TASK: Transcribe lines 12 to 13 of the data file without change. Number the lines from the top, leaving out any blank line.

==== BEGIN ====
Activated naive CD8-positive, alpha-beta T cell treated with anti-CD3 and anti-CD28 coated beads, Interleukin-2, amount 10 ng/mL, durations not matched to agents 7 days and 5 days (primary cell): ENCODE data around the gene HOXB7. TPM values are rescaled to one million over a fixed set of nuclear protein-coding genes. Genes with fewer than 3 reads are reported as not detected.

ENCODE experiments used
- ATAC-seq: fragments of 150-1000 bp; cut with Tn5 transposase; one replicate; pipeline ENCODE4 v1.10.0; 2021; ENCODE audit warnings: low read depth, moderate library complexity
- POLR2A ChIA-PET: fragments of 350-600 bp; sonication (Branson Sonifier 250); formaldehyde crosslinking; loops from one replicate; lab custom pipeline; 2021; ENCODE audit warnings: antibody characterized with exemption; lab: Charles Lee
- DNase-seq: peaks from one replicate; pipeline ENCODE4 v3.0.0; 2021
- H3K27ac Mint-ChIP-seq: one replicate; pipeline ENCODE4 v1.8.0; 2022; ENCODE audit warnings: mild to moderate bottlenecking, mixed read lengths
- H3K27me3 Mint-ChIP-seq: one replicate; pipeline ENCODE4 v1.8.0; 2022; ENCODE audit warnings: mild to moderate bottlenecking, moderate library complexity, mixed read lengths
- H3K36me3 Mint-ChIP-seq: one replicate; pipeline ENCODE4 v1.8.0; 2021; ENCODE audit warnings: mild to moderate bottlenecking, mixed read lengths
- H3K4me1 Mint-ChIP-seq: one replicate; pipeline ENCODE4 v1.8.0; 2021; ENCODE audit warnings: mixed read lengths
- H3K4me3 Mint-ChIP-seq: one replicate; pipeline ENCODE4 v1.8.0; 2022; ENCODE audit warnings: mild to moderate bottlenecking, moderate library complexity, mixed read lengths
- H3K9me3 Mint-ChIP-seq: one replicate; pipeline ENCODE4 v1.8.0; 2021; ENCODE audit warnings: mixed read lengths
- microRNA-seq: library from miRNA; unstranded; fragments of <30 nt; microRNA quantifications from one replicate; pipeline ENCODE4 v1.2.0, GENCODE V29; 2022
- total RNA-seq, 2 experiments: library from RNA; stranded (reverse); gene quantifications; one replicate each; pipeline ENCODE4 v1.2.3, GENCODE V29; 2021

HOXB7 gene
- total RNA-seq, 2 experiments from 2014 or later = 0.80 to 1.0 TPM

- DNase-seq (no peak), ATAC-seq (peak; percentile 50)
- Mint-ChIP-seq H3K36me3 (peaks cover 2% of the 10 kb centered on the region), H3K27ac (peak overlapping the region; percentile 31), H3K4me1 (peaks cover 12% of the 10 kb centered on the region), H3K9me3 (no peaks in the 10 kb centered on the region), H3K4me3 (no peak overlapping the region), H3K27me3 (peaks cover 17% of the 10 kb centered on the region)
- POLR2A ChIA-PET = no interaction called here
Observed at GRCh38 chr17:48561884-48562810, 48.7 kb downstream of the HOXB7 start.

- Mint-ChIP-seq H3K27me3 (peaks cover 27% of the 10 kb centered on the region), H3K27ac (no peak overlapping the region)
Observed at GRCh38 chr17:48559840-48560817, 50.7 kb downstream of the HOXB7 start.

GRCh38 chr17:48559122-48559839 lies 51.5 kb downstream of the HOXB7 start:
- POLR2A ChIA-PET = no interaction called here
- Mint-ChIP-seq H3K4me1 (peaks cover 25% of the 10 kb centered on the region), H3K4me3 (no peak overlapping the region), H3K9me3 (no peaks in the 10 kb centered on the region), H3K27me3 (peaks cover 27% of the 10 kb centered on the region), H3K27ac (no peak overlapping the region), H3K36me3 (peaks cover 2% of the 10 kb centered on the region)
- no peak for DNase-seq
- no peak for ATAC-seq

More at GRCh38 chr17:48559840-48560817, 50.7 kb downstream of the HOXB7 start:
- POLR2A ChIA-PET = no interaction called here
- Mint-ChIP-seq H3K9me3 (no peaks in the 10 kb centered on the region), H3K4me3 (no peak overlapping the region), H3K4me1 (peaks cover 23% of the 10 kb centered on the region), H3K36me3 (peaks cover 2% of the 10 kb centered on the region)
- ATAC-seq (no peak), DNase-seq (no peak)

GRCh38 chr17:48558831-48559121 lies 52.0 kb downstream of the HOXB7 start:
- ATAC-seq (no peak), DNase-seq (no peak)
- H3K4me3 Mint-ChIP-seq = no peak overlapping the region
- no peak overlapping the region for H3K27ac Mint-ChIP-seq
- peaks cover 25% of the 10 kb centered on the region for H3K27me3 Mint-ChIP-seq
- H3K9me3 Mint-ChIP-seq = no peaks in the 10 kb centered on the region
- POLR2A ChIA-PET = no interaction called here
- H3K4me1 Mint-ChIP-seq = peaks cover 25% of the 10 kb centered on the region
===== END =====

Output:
- microRNA-seq: library from miRNA; unstranded; fragments of <30 nt; microRNA quantifications from one replicate; pipeline ENCODE4 v1.2.0, GENCODE V29; 2022
- total RNA-seq, 2 experiments: library from RNA; stranded (reverse); gene quantifications; one replicate each; pipeline ENCODE4 v1.2.3, GENCODE V29; 2021